How to give a negative performance review

EN Help & FAQ's Human Resources Management Workopolis B2B negative performance appraisal

Last week, we discussed tips on how to give your employees reviews that will actually ignite change. Sometimes however, it’s not quite that simple, especially when faced with having to give an underperforming employee a negative review. While potentially uncomfortable, a negative performance appraisal done correctly (proper constructive feedback is a given) can have a positive outcome, motivating the employee to resolve their issues and even advance their career. Here are 9 things to consider if you’re faced with giving a bad performance review or appraisal.

1. Have your employee complete self-assessment first
Ask them to complete an honest self-assessment about a week or two before you meet with them to give them your review. This way, you are aware of any alignments (or misalignments) perception and better prepare yourself for the meeting.

2. Be open to amendments
You may be surprised to learn that how you perceived a situation or issue is different from how it is in reality. If you find that this is the case in talking to your employee, then flex your manager muscles by showing some humility and adaptability and amend your review.

3. It’s just business – don’t make it personal
This goes without saying, but bringing up personal business, backhanded insults, passive-aggression, etc. should be avoided.

4. Focus on strengths
It’s been discussed again, and again: it’s more effective to focus on developing strengths rather than focusing on weaknesses. This rule of thumb should also be applied to not-so-great performance reviews either. Coaching an employee to develop and hone in on their strengths can absolutely help them to perform at a higher level and give them confidence to do so.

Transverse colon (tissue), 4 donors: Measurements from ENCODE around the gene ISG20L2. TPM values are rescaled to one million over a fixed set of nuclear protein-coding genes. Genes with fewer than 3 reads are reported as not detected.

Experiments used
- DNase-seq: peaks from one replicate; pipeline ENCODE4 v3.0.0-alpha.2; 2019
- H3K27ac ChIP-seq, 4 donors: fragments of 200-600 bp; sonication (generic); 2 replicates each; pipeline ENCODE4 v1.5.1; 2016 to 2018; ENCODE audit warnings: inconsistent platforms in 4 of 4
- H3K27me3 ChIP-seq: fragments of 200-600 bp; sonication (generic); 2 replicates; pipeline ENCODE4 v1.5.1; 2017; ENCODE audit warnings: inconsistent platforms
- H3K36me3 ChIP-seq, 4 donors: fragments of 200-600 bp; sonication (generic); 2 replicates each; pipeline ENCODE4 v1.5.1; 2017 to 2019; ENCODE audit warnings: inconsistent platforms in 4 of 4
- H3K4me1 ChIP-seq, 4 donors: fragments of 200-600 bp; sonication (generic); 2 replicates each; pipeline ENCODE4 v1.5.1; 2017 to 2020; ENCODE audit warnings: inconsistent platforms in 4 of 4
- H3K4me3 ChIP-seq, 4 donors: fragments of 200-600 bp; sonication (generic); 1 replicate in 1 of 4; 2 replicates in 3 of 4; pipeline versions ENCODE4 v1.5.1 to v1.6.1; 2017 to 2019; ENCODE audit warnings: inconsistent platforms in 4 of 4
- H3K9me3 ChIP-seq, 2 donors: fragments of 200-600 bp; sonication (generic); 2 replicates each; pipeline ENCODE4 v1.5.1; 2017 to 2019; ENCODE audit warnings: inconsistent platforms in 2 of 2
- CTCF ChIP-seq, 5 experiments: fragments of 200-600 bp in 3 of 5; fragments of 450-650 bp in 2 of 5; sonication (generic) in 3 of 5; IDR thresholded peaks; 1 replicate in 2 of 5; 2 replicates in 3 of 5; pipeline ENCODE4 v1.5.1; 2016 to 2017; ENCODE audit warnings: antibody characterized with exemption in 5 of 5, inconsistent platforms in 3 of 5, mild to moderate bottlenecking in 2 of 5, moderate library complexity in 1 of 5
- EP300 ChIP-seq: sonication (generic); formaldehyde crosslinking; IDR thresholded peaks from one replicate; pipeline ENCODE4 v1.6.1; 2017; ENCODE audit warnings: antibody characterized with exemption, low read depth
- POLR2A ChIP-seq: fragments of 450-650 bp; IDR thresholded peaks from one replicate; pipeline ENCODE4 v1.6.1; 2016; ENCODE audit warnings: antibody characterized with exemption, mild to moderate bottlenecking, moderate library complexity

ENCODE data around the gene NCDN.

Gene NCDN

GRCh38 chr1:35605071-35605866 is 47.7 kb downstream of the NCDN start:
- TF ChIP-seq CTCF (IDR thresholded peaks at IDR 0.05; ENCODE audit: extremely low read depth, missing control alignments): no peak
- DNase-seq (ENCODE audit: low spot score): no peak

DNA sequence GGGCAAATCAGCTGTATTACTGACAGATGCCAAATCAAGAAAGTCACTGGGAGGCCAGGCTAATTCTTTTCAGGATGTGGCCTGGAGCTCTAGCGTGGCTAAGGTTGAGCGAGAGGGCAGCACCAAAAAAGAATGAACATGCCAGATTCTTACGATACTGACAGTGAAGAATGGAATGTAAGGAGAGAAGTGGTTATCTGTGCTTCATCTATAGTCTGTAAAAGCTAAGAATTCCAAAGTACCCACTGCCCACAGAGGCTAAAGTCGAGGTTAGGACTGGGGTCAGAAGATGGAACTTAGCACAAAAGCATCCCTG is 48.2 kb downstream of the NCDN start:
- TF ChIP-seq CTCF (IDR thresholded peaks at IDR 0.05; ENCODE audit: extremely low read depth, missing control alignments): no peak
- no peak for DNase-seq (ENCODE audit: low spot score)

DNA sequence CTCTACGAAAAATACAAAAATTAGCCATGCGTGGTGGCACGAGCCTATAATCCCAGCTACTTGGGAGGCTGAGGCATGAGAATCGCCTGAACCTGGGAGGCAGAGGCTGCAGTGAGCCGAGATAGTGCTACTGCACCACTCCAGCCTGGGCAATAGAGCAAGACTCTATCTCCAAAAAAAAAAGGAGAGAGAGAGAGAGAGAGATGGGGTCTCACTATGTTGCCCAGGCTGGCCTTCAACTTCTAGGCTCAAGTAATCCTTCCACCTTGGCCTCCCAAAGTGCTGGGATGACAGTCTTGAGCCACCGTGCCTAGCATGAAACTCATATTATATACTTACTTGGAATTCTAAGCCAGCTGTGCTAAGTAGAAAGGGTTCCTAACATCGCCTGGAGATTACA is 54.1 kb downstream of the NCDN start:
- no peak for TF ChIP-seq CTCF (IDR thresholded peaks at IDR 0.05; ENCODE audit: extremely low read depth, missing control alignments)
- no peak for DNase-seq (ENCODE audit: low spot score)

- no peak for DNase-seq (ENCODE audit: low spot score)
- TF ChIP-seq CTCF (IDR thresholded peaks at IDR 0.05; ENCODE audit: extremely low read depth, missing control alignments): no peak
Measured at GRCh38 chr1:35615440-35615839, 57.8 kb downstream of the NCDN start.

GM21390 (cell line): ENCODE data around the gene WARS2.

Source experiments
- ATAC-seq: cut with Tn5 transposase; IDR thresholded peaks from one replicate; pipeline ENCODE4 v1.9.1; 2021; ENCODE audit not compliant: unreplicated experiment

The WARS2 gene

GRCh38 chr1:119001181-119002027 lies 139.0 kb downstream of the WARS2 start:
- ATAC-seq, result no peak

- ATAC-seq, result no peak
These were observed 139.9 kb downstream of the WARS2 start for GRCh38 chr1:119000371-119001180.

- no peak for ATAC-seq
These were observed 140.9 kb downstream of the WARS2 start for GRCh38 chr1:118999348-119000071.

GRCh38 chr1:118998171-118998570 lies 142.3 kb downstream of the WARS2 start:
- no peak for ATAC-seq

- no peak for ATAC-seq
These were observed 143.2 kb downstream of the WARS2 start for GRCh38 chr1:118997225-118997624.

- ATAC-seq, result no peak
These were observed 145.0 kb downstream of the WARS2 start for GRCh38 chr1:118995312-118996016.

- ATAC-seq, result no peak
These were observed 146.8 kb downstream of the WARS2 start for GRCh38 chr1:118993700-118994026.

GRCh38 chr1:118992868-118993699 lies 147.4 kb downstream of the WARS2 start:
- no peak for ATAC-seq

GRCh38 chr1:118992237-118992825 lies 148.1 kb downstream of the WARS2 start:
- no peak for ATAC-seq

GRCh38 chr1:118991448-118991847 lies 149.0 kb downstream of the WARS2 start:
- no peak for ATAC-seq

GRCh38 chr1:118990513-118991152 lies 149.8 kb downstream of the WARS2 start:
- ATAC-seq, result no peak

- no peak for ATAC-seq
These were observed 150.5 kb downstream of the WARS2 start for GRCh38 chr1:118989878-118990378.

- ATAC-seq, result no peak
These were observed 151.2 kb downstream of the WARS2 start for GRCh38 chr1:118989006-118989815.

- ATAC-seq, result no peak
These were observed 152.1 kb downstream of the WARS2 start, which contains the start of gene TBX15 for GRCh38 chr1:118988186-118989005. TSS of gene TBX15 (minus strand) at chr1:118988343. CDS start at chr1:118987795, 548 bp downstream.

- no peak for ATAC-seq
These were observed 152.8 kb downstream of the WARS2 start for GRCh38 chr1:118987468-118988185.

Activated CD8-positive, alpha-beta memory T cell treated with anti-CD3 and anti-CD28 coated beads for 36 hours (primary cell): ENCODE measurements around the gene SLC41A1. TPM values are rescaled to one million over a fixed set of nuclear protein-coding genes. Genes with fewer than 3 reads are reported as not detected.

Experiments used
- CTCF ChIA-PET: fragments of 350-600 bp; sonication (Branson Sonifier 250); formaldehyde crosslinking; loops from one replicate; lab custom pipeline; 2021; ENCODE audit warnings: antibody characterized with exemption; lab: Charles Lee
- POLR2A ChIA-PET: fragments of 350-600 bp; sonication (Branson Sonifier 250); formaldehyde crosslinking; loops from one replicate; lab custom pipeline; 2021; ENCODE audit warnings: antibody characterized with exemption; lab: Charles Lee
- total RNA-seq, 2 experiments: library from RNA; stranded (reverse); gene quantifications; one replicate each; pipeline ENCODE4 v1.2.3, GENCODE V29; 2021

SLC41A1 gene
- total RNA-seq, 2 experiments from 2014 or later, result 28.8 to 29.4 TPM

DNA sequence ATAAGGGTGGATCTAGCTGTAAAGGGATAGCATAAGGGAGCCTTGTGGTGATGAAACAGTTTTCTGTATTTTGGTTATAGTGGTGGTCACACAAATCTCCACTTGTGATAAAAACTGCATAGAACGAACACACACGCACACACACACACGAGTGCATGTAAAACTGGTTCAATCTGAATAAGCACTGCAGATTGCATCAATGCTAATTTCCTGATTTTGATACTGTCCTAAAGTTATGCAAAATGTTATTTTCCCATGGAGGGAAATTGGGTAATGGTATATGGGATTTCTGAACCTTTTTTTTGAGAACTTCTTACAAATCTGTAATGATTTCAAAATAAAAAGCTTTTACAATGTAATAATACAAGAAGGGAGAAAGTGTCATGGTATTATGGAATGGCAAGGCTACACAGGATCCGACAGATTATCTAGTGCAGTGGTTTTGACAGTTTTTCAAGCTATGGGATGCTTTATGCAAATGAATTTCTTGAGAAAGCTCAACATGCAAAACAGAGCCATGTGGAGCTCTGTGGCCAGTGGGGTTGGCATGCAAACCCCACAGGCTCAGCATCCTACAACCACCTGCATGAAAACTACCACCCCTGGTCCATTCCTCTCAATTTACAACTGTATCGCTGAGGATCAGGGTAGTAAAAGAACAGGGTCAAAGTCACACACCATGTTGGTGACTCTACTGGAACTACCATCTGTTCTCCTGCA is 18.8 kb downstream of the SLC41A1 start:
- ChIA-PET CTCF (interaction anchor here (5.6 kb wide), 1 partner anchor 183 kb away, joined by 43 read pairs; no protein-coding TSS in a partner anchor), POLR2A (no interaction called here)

5. Use concrete examples
Each statement about negative performance issues should be supported by at least two specific examples (three is better). If your employee dropped the ball on a one-off occasion, or due to a personal issue (divorce, death in the family), it is unfair to kick them down even more. However, if the issue is re-occurring, or has the potential to grow into a bigger problem, then the performance review is a great place to summarize the issue and collaborate on a plan to move forward with a resolution.

6. Base review against their job description
If you haven’t done so already, go back into the employee’s file and take a look at their most recent job description. Base your review off of that document. If their role has changed in any capacity during the year, and they were unable to keep up, this should have been addressed beforehand.

7. Include action items for moving forward
So you just gave your employee a terrible review. What are they supposed to do now? If you were in the unfortunate position of giving them a bad review, then it’s also your responsibility to work with them to come up with action plan of specific steps to take in order to correct behaviours.

8. Follow up
When you and your direct report have developed an action plan, be sure to follow up quarterly, at minimum, to ensure they are on track to addressing and resolving whatever issues caused the negative review in the first place. Remember, it takes time and the appropriate coaching for an employee to course-correct certain behaviours and attitudes.

9. No surprises
Lastly, as I mentioned before, nothing discussed in this performance review should come as a surprise. If it has, then you, as a manager, need to re-visit how often and to what extent you’re providing your employee (mentee) with continuous feedback and mentoring.

If you were unlucky enough to give your employee a negative review this year, it’s probably a good idea to start taking steps to prevent the same thing from happening next year. Later this week, we’ll discuss what to do now, to have a better performance review experience next year.